Before I launch into another lengthy and text heavy (but necessary) article, I’d like to take an interlude to remember why this site exists, and why we bother with cameras at all: it’s about the making of images.
Over the last few months, I’ve been experimenting with even wider aspect ratios than the usual 3:2 or 16:9 cinematic; I feel like I’ve got composition down pat for those two already. But what about going wider, and even more cinematic – say 2.4:1? This extremely skinny format presents a few challenges – compositionally, it only suits scenes with some depth and layering; otherwise the majority of the frame is just going to look empty. Technically, not many lenses have the required edge performance especially if you’re going to maximize subject isolation by bringing shallow depth of field into play, which means shooting wide open or close to it. And since you’re throwing away about half of a 3:2 frame, you’ve better have a decent number of pixels to start off with. Even from a display point of view, there’s going to be a serious amount of letterboxing which means not a lot of detail rendered.
It’s definitely an aspect ratio that works better on a larger display; an image that looks great across the whole width of my 27″ Thunderbolt Display looks rubbish on my 11″ Air. Our eyes might be next to each other, but we only consciously see this much perhiperal vision when it occupies most of the field of view in front of us – making us less aware of the limited vertical height. (To be honest, I’m not convinced that this blog is the best medium for display – horizontal images are limited to just 800px wide, which is probably about the same size as an XPAN negative on most monitors. Scrolling is just impractical and silly.)
Compositionally, it’s a challenge. A huge challenge. Mainly because for some odd reason I tend think of 2.4:1 as extremely cinematic, and cinema has shallow depth of field and mostly telephoto rendering; yet it’s the separation here that draws our attention to the motion and drama on screen. In a static image, this kind of perspective looks extremely boring: there simply isn’t enough depth rendered in a single frame to hold the viewer’s attention for very long. Moreover, I kept running into the problem of overestimating the vertical space available, resulting in cuts to anatomy or very small people – the solution to this of course being cut, but just be careful where you cut – that’s what happens in every single cinema frame. (I don’t think I’ve ever seen the top of somebody’s head in a tight shot.)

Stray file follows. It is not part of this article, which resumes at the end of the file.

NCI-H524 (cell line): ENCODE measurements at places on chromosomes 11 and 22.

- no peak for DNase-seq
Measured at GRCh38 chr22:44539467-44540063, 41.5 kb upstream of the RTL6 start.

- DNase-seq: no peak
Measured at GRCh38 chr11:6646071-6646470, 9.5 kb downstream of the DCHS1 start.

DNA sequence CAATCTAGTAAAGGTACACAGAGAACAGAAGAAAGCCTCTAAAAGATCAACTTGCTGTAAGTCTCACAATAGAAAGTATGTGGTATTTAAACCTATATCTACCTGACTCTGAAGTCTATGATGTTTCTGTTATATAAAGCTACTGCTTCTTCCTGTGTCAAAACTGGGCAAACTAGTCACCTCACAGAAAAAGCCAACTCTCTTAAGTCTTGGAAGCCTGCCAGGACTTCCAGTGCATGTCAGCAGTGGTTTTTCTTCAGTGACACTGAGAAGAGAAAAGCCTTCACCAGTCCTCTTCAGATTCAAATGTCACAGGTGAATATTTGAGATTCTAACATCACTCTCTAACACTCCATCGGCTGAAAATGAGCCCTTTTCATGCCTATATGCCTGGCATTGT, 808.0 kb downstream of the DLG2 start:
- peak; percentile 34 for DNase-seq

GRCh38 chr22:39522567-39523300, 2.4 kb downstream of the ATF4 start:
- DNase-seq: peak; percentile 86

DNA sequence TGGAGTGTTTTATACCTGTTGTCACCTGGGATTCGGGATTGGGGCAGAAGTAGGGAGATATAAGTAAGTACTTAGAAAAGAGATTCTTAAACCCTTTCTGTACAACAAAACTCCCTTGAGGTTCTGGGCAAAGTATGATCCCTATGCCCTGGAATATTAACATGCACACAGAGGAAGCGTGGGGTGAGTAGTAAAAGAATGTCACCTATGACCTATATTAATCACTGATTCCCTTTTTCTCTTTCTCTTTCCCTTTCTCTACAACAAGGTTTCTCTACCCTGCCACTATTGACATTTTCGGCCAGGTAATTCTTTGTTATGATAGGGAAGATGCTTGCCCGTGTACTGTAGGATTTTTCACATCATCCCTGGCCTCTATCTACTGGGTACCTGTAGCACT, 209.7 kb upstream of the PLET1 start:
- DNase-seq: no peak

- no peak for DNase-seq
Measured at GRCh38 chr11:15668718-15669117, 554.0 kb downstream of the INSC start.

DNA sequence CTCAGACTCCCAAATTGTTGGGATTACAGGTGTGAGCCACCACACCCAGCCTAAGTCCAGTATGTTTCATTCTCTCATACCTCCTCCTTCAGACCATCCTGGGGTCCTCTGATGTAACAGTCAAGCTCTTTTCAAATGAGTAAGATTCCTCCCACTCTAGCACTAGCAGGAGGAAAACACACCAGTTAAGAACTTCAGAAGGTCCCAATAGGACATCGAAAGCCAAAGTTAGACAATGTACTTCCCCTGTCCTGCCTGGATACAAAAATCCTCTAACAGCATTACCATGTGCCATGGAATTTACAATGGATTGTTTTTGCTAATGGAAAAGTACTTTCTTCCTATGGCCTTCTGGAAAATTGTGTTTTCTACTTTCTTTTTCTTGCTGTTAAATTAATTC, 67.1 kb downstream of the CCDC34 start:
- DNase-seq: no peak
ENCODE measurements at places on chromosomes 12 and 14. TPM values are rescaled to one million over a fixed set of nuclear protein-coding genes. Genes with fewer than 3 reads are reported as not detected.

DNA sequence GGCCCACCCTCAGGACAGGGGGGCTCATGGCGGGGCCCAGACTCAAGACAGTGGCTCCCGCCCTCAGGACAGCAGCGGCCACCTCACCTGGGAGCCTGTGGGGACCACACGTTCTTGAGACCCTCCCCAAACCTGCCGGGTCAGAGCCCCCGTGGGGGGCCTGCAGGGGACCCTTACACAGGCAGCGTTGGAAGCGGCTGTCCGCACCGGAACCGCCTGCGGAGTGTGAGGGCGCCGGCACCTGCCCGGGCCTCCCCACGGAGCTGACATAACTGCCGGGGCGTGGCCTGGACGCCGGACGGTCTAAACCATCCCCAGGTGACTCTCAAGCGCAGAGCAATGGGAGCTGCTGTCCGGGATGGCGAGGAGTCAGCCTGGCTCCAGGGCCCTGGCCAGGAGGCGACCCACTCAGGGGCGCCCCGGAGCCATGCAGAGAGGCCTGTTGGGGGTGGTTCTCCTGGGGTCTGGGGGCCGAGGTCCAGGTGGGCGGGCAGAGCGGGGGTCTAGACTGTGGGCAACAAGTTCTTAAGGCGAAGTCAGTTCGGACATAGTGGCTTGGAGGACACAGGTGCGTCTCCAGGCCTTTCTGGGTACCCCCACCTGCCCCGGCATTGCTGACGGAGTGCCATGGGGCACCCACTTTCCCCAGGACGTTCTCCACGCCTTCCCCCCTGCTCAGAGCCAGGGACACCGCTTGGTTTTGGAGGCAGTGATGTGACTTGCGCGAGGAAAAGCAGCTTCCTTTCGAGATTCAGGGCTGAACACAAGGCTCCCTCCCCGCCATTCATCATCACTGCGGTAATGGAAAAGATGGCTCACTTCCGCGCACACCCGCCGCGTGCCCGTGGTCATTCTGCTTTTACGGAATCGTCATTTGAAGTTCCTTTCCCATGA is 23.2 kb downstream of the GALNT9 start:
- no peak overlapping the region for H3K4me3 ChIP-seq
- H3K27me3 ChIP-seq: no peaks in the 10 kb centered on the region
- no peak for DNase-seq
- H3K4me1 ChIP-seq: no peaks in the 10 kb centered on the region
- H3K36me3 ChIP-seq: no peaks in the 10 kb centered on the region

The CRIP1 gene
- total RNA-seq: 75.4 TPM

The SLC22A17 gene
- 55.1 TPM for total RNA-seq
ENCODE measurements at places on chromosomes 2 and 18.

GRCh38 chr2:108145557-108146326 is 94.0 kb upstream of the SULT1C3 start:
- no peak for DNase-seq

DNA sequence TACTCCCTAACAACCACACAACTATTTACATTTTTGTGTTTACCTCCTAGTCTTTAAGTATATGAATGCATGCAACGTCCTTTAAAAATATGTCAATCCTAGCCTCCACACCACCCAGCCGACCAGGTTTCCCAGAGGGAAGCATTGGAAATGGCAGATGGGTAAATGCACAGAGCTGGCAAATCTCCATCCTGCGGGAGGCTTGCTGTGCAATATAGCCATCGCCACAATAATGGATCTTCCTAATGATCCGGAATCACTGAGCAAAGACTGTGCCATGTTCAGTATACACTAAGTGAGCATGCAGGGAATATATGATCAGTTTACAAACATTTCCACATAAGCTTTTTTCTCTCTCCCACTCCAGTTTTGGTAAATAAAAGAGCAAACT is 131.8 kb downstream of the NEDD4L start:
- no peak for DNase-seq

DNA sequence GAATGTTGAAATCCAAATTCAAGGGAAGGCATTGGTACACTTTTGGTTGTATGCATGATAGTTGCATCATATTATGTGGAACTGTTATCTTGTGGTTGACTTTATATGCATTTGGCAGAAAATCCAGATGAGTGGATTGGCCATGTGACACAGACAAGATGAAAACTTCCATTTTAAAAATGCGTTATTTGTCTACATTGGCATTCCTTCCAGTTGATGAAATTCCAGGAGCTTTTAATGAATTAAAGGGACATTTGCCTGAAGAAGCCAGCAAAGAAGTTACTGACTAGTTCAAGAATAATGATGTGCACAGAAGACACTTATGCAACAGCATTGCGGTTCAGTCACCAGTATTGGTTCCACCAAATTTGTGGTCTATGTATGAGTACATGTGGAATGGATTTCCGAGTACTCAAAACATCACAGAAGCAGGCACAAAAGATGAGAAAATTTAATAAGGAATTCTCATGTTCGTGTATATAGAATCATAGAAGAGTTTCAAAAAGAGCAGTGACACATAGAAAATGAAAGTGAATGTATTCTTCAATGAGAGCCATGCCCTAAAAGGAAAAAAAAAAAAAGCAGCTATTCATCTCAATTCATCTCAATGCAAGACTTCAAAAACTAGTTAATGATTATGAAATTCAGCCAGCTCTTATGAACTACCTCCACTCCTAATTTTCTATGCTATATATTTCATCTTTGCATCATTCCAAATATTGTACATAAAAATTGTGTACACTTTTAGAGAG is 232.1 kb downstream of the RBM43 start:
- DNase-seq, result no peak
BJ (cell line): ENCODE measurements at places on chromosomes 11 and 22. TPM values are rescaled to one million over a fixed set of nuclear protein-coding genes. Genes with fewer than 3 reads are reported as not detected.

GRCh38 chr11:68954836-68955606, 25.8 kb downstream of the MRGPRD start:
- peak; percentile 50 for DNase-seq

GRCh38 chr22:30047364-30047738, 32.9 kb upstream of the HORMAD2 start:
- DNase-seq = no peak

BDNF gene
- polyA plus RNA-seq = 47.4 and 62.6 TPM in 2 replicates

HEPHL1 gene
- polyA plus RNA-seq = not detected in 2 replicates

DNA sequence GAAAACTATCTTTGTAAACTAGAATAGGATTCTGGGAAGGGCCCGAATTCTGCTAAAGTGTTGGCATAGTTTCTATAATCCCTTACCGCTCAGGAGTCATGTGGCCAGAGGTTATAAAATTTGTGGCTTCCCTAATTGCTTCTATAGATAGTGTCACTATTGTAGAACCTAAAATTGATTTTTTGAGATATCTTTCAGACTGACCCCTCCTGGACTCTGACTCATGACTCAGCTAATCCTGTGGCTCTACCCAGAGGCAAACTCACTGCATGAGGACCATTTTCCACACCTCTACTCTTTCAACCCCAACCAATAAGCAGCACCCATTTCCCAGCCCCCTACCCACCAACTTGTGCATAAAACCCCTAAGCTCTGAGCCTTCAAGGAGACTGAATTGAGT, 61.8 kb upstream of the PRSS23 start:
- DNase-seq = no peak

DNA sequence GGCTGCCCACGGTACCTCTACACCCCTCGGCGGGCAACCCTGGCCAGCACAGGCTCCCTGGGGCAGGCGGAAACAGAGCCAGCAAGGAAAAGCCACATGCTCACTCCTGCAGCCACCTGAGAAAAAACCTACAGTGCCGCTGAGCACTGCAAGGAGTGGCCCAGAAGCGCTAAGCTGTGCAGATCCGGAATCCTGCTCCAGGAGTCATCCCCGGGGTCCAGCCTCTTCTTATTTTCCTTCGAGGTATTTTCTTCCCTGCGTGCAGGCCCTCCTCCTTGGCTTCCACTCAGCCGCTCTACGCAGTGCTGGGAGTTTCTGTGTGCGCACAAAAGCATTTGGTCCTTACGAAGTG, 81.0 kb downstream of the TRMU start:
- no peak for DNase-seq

I’m now convinced that the answer is counterintuitive: you need to go even wider. I suspect that this aspect ratio would work wonderfully at 21mm, where if you’re not careful floor and sky can turn into vast desert expanses; however, the rendering of the central portion of the frame would be perfect. Forget what you know about perspective: the lack of proportion vertically means that frames render as a much longer focal length than they actually are; about 1.5-2x, I’d say. Crossings, for example, was shot at 120mm but feels a lot more like 200mm. Presumably, this has something to do with the horizontal field of view being very close to the diagonal field of view, instead of maintaining the usual relationship we see in a more square-shaped frame. One other thing I noticed was that if you composed for action in one portion of the frame, the rest became boring; there was too much context or empty space. I began to treat the single long frame as multiple small ones, and this resulted in much more interesting compositions.
In any case, it’s proved to be an interesting experiment; I’ll probably use it in busy compositions that have plenty of natural depth; these kinds of scenes lend themselves well to wider compositions. Somehow I can’t see myself using it for portraiture, though. MT
Images in this series were shot with a Nikon D800E, 85/1.8 G and 24-120/4 VR lenses.
Enter the January 2012 black and white challenge – win a multispectral Sony NEX-5 B&W machine modified by yours truly!
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Images and content copyright Ming Thein | mingthein.com 2012 onwards. All rights reserved